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testing Zs through RCD


rugbymacc

Question

am i right in assuming that when testing a socket ring final (2.5t/e) for the Zs on a tncs & tns

that as long as it's backed up by an RCD the Zs can be as high as 1666 ohms.

(volt drop permitting)

just that now (nearly everything) is RCD protected . it means that Zs doesn't have a major controlling factor anymore.

what do you think

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am i right in assuming that when testing a socket ring final (2.5t/e) for the Zs on a tncs & tns

that as long as it's backed up by an RCD the Zs can be as high as 1666 ohms.

(volt drop permitting)

just that now (nearly everything) is RCD protected . it means that Zs doesn't have a major controlling factor anymore.

what do you think

No...

The Godfather

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Zs can be upto 1667 ohms if there is a 30mA RCD, but if you cant meet values in table 41.2/41.3/41.4 on TNS-TNCS, then there is a design issue which needs attention

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AndyC,

I think you mean can't meet..... ;)

O.

i did

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just that now (nearly everything) is RCD protected . it means that Zs doesn't have a major controlling factor anymore.

what do you think

As I have commented in another thread http://www.talk.electricianforum.co.uk/showthread.php?t=5122

RCD's appear to effect the Zs reading on some RCD and Tester combinations

If you need to confirm your Zs on RCD circuits, then Ze on the incoming side of the RCD and then ze on the out going (energised), if either Ze readings differ deduct the incoming reading from the outgoing, deduct the result from the Zs measured on your meter, the result should be similar to your Ze+(R1+R2) measurements, and will stop you headbang like I did one morning this week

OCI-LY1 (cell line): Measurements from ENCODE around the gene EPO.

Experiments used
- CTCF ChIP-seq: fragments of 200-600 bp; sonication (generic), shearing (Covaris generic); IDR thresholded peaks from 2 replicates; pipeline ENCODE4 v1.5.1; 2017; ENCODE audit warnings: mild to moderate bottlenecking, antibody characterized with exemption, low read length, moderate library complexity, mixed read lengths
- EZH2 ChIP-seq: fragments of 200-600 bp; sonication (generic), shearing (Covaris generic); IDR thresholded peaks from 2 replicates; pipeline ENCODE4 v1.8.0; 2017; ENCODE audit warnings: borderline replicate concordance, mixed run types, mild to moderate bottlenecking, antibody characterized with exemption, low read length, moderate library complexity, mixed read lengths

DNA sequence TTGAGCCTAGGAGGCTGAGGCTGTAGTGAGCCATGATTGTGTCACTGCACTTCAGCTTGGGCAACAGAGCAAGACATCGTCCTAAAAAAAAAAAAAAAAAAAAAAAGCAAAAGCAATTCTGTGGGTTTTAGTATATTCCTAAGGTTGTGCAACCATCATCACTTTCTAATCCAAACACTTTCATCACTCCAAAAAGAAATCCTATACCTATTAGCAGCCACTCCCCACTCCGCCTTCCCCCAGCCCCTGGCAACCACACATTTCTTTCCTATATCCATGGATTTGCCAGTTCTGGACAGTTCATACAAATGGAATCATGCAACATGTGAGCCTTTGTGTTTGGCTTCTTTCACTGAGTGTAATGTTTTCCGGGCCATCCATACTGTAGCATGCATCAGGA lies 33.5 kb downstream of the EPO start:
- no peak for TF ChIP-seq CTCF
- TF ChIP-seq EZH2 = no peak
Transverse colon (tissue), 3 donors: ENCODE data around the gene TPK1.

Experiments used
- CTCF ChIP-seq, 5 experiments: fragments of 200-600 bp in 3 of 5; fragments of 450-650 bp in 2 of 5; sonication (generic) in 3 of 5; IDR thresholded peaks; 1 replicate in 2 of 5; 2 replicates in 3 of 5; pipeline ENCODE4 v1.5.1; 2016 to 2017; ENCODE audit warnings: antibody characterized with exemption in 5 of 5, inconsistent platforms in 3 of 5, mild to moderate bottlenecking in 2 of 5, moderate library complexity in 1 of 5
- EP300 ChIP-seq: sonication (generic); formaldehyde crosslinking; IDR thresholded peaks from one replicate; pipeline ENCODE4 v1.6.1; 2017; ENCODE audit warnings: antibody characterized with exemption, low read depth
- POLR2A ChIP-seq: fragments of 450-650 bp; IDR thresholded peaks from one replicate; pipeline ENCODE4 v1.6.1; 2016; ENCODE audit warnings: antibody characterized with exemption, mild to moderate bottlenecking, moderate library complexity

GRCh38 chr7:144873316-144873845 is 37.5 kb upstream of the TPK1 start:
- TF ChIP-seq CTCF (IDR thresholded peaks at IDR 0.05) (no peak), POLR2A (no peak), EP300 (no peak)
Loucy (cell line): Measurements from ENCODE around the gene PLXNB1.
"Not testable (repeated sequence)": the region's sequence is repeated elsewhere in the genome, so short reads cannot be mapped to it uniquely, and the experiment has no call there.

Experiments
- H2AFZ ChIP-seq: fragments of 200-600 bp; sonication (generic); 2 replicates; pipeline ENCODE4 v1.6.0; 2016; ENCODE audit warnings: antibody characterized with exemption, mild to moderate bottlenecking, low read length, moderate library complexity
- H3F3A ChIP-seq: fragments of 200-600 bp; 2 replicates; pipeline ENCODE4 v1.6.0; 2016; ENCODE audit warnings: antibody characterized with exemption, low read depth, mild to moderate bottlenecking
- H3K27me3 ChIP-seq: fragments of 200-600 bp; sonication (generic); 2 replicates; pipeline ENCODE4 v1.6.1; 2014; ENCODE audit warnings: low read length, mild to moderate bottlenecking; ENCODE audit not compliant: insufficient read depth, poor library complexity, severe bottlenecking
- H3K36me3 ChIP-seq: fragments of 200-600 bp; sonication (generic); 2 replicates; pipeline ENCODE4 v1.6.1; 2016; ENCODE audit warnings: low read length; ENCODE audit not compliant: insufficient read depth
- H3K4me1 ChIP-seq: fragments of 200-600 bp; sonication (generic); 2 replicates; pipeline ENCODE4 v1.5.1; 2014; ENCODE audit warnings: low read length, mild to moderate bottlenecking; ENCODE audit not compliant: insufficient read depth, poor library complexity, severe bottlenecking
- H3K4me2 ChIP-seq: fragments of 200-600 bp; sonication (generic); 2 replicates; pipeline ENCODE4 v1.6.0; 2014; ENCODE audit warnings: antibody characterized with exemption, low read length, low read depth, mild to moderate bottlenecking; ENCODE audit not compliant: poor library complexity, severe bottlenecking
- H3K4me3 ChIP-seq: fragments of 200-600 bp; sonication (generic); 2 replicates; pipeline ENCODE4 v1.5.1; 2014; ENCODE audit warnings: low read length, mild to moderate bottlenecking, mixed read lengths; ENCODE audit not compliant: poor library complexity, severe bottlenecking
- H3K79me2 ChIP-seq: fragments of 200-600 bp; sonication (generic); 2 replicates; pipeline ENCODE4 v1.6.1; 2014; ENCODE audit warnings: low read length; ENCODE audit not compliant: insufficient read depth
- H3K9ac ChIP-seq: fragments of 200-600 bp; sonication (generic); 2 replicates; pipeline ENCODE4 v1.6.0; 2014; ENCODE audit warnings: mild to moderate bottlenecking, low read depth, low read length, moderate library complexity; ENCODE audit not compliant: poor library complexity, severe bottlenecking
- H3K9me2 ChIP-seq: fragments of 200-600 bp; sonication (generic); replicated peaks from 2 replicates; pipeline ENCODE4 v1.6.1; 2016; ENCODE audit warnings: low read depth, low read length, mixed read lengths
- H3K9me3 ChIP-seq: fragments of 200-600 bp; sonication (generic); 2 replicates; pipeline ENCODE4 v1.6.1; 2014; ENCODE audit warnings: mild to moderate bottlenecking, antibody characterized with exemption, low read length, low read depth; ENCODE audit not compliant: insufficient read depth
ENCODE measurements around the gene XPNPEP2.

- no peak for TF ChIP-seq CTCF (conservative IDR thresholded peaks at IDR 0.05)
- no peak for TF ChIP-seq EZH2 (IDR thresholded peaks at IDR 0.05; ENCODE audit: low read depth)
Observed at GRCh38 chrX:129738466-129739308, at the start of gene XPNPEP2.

Incidentally if you measure ohms across the RCD single (unenergised) L or N pole you will get 0.00ohms, this error only appears under Zs test conditions

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Robojin,

I would have thought that if you get different readings on the incoming and outgoing sides of a RCD, then that would show that there is a resistance in the switching contact and therefore should be classed as a failure.

The problem that you get doing Zs testing on RCD protected circuits is that the methods that the testers use so as to not trip the RCD can give varying results.

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Robojin,

I would have thought that if you get different readings on the incoming and outgoing sides of a RCD, then that would show that there is a resistance in the switching contact and therefore should be classed as a failure.

The problem that you get doing Zs testing on RCD protected circuits is that the methods that the testers use so as to not trip the RCD can give varying results.

Yes ish, the resistance in my situation is a false reading, as you observe the methods employed by the various meter methods used to create a loop fault differ

But in this situation this importantly does not mean the RCD has failed, as confirmed by many conversations to several manufacturers and a lecturer this week

However if your Ze across the RCD was for example 0.18ohms in and 0.18ohms out, and your Zs on the circuit was much higher than the Ze+R1+R2 you would be looking a potential issue

I know this goes against the grain of what we have been taught, (it did for me) e.g. high reading = failure, but if you are unsure please feel free to contact your meter manufacturer's support team and make your own mind up, after all it's down to the signatory to confirm safety of the installation

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